Tea Ceremony: We are big on Poetry Teatime over here and will be doing our version of a Japanese Tea Ceremony thanks to the step by step instructions in this book.
Origami: I am not sure that my soon to be six year old has the patience or fine motor skills to do origami just yet, so we may end up looking at the pictures more than completing any projects 🙂
Haiku: To go along with our Japanese Poetry Teatime, we will be reading haiku and will also try our hand at writing a few of our own.
All About Japan: This book has been awesome. It is full of information on Japan’s geography, history, culture, and everyday life. It’s also got a ton of activities.
One Leaf Rides the Wind: A really sweet book that takes place in a Japanese garden, using haiku to tell the story. After reading this, my daughter was inspired to draw her own pagoda with oil pastels and watercolors.
Japanese Children’s Favorite Stories: We adore this book. It is full of Japanese folk tales with very sweet illustrations. We read one story a day in our morning basket.
My Awesome Japan Adventure: This is written as a diary of a fifth grade U.S. student who travels to Japan for four months. The pages are loaded with illustrations that give detail about a huge variety of things: from kanji to sushi to ninjas to shinto shrines to manga and more.
Swans in Space: This is my biggest success thus far with our Japan unit study! It is a full color Japanese manga (comic book). My three year old is constantly stealing it from my six year old. It has made my six year old decide she wants to full on read, so every day now she reads me a few pages (very slowly!) It is certainly not great literature by any means but I do not care because I have a kid who is excited to learn to read! (Luckily there is also a volume 2 & 3!)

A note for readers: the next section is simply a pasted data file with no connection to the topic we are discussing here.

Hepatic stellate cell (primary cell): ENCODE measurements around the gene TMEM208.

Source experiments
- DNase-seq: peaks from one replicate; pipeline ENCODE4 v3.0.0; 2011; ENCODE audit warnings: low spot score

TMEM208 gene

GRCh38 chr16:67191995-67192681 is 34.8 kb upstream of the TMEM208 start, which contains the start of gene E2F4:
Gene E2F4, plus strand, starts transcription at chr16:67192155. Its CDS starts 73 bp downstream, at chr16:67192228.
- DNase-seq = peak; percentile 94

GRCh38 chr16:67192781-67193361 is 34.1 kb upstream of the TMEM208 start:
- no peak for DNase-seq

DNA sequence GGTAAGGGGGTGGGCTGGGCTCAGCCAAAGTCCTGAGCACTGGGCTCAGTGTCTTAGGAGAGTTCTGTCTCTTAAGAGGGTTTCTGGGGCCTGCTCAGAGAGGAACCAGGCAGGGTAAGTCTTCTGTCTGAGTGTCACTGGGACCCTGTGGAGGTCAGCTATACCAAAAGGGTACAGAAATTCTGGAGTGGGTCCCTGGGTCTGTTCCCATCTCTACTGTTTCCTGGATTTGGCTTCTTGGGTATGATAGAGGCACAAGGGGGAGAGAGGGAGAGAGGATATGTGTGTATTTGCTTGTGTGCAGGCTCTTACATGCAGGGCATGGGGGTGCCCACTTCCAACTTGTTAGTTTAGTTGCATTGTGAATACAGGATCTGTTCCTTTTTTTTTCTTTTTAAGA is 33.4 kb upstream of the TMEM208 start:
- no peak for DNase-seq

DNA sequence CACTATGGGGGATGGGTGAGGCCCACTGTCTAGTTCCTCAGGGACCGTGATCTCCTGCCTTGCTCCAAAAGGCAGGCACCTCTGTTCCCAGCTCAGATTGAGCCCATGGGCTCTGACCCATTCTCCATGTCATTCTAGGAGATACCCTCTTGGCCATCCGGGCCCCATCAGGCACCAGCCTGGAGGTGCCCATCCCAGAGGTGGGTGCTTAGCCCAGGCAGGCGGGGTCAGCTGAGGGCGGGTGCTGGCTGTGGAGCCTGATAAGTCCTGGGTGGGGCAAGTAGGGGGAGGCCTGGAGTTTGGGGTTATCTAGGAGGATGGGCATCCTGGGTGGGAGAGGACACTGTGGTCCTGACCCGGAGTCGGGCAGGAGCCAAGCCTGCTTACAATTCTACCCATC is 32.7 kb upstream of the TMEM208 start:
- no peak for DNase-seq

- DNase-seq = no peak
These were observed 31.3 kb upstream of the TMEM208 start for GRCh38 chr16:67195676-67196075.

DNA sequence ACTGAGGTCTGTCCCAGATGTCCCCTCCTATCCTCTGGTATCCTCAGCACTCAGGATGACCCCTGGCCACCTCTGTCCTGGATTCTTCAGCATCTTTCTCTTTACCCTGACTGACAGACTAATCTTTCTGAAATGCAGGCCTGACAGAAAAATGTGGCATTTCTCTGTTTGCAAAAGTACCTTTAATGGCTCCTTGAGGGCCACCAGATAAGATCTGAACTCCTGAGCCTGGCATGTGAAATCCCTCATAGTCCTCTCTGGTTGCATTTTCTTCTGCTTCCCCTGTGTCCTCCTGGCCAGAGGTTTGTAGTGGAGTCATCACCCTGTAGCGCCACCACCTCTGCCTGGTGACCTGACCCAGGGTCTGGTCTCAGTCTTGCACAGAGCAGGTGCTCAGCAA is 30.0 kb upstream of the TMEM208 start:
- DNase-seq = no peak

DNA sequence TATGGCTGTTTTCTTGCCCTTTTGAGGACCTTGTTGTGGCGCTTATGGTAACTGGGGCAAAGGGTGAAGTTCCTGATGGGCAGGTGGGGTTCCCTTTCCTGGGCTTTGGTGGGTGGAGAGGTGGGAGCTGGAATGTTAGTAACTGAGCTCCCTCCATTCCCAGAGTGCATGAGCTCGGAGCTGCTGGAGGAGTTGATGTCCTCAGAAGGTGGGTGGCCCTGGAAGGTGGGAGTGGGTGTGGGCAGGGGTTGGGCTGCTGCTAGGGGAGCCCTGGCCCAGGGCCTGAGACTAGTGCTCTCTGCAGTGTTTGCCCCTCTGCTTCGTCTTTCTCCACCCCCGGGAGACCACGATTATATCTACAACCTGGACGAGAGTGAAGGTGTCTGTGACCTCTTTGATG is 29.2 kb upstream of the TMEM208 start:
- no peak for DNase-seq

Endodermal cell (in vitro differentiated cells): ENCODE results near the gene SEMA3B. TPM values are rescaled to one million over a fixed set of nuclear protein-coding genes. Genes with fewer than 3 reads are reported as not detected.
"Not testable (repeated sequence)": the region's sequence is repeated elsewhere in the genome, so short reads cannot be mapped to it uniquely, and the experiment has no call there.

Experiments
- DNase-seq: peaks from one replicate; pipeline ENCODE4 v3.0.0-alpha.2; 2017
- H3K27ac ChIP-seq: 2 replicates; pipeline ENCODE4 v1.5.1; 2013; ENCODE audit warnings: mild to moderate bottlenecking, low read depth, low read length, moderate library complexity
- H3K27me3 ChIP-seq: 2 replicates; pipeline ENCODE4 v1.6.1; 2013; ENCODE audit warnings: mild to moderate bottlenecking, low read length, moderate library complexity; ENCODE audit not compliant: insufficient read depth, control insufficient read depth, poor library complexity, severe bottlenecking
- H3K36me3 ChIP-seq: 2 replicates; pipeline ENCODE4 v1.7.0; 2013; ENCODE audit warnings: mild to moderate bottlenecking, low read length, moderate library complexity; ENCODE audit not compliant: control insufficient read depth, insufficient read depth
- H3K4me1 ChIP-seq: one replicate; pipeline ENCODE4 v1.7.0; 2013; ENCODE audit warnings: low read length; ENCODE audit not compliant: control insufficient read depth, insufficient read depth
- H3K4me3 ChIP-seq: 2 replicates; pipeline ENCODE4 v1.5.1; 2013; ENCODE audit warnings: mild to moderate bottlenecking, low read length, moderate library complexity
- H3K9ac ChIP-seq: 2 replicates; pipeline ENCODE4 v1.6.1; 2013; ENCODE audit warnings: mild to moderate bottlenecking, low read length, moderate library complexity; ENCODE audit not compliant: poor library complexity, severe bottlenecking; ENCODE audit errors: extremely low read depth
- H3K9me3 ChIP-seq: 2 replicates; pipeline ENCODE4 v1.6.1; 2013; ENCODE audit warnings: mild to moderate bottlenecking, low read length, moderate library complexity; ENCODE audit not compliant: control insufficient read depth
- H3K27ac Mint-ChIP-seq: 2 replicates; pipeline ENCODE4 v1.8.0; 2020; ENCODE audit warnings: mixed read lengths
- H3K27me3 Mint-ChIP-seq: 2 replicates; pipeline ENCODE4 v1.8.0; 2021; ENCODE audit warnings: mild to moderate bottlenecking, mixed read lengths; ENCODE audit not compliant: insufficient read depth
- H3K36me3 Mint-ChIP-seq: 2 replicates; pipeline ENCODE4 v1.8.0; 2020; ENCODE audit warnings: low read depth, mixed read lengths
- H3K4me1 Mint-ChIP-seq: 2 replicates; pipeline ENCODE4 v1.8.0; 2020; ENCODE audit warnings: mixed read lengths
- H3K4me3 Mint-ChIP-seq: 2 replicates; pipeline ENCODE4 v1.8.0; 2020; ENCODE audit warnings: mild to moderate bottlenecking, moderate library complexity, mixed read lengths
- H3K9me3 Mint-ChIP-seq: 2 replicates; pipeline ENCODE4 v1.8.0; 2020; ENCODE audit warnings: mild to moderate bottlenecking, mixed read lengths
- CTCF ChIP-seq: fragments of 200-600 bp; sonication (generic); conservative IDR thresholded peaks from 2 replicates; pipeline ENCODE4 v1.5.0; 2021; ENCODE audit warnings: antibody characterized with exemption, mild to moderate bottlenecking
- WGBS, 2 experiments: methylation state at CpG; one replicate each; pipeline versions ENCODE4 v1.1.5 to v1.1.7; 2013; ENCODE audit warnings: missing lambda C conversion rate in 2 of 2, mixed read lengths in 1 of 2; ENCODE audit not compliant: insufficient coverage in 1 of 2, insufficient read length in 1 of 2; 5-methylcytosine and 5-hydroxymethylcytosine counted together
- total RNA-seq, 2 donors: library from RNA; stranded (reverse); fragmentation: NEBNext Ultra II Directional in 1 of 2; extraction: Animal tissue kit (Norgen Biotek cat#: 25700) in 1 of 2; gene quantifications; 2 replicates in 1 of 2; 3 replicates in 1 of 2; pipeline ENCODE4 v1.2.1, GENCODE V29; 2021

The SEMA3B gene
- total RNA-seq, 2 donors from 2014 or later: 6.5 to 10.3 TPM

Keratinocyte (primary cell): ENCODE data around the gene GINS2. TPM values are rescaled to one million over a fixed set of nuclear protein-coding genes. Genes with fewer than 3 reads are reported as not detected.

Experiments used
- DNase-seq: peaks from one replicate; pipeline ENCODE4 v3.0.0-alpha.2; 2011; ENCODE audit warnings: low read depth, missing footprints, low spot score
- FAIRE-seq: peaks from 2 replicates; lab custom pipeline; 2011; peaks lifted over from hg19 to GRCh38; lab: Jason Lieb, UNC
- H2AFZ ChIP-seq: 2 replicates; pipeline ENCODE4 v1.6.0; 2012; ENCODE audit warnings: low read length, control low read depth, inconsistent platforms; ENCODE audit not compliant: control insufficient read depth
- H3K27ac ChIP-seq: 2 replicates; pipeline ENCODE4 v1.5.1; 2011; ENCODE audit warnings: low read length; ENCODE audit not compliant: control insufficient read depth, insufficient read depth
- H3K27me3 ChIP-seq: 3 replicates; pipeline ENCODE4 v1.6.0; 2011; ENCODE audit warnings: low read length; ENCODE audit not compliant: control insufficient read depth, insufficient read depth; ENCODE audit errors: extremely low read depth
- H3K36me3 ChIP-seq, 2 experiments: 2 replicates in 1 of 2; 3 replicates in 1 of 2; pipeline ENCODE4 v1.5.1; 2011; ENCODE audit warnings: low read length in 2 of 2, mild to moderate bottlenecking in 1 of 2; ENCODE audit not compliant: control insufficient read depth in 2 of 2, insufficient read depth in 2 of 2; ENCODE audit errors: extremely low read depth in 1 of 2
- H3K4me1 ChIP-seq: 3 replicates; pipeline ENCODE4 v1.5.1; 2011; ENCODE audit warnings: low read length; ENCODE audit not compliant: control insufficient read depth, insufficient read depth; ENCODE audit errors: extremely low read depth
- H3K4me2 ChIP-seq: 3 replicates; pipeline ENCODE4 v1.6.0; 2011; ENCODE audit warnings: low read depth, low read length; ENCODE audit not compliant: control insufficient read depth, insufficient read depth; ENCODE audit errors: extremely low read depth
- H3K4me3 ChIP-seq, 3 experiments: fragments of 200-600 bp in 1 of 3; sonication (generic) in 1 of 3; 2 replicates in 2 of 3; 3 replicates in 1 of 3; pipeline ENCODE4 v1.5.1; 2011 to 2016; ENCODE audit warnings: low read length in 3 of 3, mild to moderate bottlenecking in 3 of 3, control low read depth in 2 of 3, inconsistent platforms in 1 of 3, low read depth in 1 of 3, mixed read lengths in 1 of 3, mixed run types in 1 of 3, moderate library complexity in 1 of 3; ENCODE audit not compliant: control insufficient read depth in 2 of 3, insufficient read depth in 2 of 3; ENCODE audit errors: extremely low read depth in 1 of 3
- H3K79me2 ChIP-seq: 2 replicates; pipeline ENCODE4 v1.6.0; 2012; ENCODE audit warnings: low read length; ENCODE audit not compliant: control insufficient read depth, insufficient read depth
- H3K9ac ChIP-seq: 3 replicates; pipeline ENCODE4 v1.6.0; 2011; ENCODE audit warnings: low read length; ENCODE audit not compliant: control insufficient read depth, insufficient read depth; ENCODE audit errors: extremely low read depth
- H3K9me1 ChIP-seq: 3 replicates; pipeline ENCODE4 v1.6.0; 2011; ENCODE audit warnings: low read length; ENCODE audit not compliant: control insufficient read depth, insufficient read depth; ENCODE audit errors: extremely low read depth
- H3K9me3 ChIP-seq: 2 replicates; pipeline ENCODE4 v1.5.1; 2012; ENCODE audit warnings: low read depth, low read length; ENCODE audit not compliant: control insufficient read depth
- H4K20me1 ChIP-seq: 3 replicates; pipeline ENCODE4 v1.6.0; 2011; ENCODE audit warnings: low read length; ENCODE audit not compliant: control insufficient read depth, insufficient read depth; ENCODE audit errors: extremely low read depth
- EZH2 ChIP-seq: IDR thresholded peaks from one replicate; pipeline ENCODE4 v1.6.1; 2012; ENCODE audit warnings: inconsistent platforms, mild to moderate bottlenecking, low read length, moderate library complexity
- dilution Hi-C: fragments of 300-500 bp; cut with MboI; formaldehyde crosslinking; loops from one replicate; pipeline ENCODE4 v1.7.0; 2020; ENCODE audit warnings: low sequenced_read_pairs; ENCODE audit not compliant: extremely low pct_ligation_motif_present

I Live in Tokyo: This book looks at life in Tokyo throughout the calendar year. It touches on festivals, holidays, and general everyday life. It gives a great glimpse into the lives of children living in Tokyo with really great and detailed illustrations.
Sadako and the Thousand Paper Cranes: A really heartbreaking chapter book about Sadako, a Japanese girl who dies from “atom bomb disease” and becomes a hero and symbol of peace for children in Japan. I had a hard time reading this aloud because I kept crying too much.
The above books are a few of my favorites when studying other countries and cultures.
Children Just Like Me: This book is beloved by us as it gives you amazing insight into the life of a specific child in a particular country. It shows you things like who is in their family, what kind of home they live in, where they go to school, what their interests are and what their favorite foods are, as well as many other details.
Maps: This atlas is beautiful and I could stare at it for a long time. It is chock full of illustrations representing aspects of regions and countries. The section on Japan was full of inspiration for things to find out more about.
Atlas of Adventures: Another awesome book. The adventure that takes place in Japan is bathing in the hot springs of Jigokudani Monkey Park with the Macaque monkeys.
(Books and Mudpies is a participant in the Amazon Services LLC Associates Program, an affiliate advertising program designed to provide a means for sites to earn advertising fees by advertising and linking to amazon.com)